Last weekend, I traveled with my husband to Memphis, TN for four days full of music, soul food, and some southern culture, everything that the "Deep South" is know for. Growing up in New York, I've always had a fascination with the South, and it's otherworldly way of being—the drawl-ish accents, the slow-paced life, the kindness of the people. We chose Memphis for it's musical history, it's considered by many the birthplace of Blues, Gospel, and Rock n' Roll (Elvis), but we got so much more. Memphis has that old-world charm that just draws you and makes you feel right at home. Four days is barely enough time to discover and enjoy this rich city.
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Main Street in Downtown Memphis[/caption]
We rented a car and stayed at the famous Peabody Hotel
in downtown Memphis. You actually don't really need a car if you're staying in downtown Memphis, as everything is literally within walking/trolley distance. We only used the car twice to travel to Graceland
and Overton Park
, but you could get to those places just as well without a car. Our first two days were all about hitting up all the best spots in downtown Memphis. We started with a late breakfast at the historic Arcade Restaurant
on South Main Street. So many movies have been filmed here, The Firm, Great Balls of Fire, 21 Grams, Walk The Line, to name a few and it's been a hot dining spot since the 1950's. My husband ended up ordering The Travel Channel Favorite, "Eggs Redneck." Portions were as expected, HUGE, especially for us New Yorkers, but the food was absolutely delicious.
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The famous Arcade Restaurant in Memphis[/caption]
Breakfast was followed by a 40-minute tour of the Gibson Factory
, we were lucky enough to go while the factory workers were still there, which made for a very cool experience. We saw all aspects of the making of a Gibson Guitar—starting with the type of wood and it's cutting and shaping, to the custom artwork stations, and then the stringing and testing, almost every step is actually done by hand and it takes several weeks to complete one guitar. Job training takes as long as 9 weeks and the whole factory is kept at 45% humidity to keep the wood just the right amount of moist. My favorite part was by far the painting station, I had no idea an artist actually spray paints each guitar by hand (which made me think...what if he messes up!?) Tip: Go when the workers are there, so any time before 2:30pm, except for their lunch time, which is around 11am, it makes for a much more complete tour. Tickets are $10 p/person.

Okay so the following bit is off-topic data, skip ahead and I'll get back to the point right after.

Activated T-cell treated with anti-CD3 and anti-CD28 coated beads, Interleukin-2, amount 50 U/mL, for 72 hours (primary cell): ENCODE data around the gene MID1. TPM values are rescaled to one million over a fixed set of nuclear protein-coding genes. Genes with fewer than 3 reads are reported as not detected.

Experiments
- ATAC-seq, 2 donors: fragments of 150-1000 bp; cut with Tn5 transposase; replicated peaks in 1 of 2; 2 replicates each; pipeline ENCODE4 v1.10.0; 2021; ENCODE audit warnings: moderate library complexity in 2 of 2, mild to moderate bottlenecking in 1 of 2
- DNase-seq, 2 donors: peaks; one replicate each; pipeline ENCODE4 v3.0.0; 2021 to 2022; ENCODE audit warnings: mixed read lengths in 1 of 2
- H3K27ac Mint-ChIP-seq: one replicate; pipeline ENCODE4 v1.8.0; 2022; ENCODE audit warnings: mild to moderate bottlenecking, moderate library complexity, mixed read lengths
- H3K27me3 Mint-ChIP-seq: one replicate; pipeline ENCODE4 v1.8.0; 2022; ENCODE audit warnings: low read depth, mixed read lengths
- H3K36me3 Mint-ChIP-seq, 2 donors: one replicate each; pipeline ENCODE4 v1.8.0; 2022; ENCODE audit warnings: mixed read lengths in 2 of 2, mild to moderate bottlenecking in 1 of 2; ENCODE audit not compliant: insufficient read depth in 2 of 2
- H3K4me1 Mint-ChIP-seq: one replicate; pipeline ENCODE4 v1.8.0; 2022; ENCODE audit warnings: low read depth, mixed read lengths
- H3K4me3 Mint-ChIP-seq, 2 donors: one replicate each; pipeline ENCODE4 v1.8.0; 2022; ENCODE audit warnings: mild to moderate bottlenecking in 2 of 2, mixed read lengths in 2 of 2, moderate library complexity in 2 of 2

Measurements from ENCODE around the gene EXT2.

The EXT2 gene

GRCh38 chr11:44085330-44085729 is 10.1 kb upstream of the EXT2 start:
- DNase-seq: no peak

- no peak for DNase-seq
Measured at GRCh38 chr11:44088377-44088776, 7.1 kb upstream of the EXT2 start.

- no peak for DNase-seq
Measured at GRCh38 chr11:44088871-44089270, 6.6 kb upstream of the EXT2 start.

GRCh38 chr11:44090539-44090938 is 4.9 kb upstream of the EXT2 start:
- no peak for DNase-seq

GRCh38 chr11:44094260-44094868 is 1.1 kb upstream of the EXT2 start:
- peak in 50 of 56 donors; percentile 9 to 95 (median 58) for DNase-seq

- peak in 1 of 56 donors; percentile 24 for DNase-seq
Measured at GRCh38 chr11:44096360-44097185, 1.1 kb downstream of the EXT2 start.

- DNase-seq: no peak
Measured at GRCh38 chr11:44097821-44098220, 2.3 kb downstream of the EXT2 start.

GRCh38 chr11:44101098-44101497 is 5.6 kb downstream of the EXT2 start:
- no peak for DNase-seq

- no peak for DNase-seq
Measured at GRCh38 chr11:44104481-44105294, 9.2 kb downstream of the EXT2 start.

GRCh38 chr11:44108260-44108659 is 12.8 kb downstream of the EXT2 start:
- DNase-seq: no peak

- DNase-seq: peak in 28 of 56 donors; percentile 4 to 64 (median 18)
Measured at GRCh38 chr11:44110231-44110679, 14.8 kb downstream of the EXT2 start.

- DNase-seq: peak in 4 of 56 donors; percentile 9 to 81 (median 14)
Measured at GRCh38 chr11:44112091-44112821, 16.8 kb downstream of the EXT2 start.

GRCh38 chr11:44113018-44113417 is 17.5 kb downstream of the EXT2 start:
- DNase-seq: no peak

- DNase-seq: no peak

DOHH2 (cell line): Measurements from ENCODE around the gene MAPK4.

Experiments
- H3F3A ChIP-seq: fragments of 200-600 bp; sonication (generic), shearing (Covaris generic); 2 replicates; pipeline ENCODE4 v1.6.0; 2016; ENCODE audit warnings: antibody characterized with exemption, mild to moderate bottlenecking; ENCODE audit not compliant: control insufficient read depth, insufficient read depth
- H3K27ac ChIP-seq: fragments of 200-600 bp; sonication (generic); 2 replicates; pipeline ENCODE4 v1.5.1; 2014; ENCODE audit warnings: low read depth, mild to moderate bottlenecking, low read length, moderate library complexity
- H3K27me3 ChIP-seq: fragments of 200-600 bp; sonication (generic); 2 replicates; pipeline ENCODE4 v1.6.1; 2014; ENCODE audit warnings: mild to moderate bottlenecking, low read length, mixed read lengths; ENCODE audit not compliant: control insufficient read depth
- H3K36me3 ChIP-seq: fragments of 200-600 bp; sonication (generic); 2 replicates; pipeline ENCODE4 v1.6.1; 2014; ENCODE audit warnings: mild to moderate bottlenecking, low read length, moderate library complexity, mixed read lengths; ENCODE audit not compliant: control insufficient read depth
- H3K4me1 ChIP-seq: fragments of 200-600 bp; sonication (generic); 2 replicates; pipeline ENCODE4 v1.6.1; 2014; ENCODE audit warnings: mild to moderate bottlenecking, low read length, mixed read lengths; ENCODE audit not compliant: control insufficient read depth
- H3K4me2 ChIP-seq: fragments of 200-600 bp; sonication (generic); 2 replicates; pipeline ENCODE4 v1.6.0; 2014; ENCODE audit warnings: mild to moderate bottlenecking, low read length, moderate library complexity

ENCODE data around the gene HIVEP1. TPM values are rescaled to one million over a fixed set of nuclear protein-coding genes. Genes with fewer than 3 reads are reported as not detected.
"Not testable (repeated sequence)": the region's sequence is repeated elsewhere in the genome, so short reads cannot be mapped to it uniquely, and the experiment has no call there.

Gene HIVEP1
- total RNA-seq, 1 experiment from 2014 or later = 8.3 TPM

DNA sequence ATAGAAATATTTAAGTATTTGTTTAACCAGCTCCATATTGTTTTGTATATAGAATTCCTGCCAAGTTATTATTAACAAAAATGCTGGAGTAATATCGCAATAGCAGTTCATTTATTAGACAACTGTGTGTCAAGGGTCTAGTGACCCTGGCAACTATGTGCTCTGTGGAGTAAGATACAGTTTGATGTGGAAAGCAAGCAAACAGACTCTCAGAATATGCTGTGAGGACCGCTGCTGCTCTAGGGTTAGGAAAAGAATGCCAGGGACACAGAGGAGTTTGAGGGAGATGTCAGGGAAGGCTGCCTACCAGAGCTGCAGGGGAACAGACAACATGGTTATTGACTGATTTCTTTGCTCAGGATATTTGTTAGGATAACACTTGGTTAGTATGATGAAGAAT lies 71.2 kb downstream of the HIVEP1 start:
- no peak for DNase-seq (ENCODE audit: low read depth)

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Gibson Guitar Factory and Store[/caption]
Our night excursion started with a ride on the trolley, which immediately took us back a few decades. Racket-y wood seats, old ticketing machine, and woman singing her blues-y heart out to the strum of a guitar. The place we were planning to eat at was packed, so we walked down Beale Street and randomly stepped into King's Palace
, a Blues Club/Cajun Restaurant. Given that this was on the super tourist-y Beale Street, our expectations weren't high, but we were definitely proven wrong. The food was delicious, the drinks strong, and the entertainment - a guy singing some of our blues and rock favorites to his guitar, was superb. We followed this up with the Bruno Mars concert at the FedEx Forum
, which seemed even larger than Madison Square Garden, and was packed to the the max. People had traveled in from all over the South to see him sing that night. The Moonshine Jungle concert was fantastic—high energy, phenomenal singing and dancing by a super talented artist. The whole night was this unique, contrasting experience of music in the old and new form, from Blues in a bar on historic Beale Street, to Bruno Mars at a massive and modern entertainment center.
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Historical Memphis trolley[/caption]
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Beale Street at night[/caption]
The next afternoon we took the Mud Island
monorail, which gives you spectacular views of the Hernando De Soto Bridge and of the Mississippi River. The bridge is in the shape of a wide letter M, and is lit up by 200 sodium vapor lights. It lights up the whole city at night, and you can pretty much see it from all parts of town. It was so cool to see the Mississippi River in person, considering it's the fourth longest river in the world, and even water sources as far as Pennsylvania and New York feed into the Mississippi. It's also been and is still a key source of commerce for towns like Baton Rouge, New Orleans, and Memphis, among others. Mud Island River Park
was a fun way to learn about the topography and commerce on the Mississippi River, it's a miniature replica of the river from start (in Minnesota) to finish (the Gulf of Mexico). Our favorite part though, was surprisingly the Mississippi River Museum
on the 2nd floor. It started off a bit slow at first and then became increasingly better with each segment. You get to walk through a replica of a saloon of an actual steamboat that was used for entertaining back in the 1800's. You can sit at the bar, with the ornately designed walls, ceilings, and chandeliers above you and feel like you're on a dinner-time ride on an 1830's steamboat in the 1830's. The rest of the museum brings you through segments of the Civil War, slavery, and the development of Gospel, Soul, Blues, and Rock and Roll music in Memphis, all done in a very interactive way. We walked out of that museum being shocked by how much there was to see and learn in what seemed like a small, unassuming space.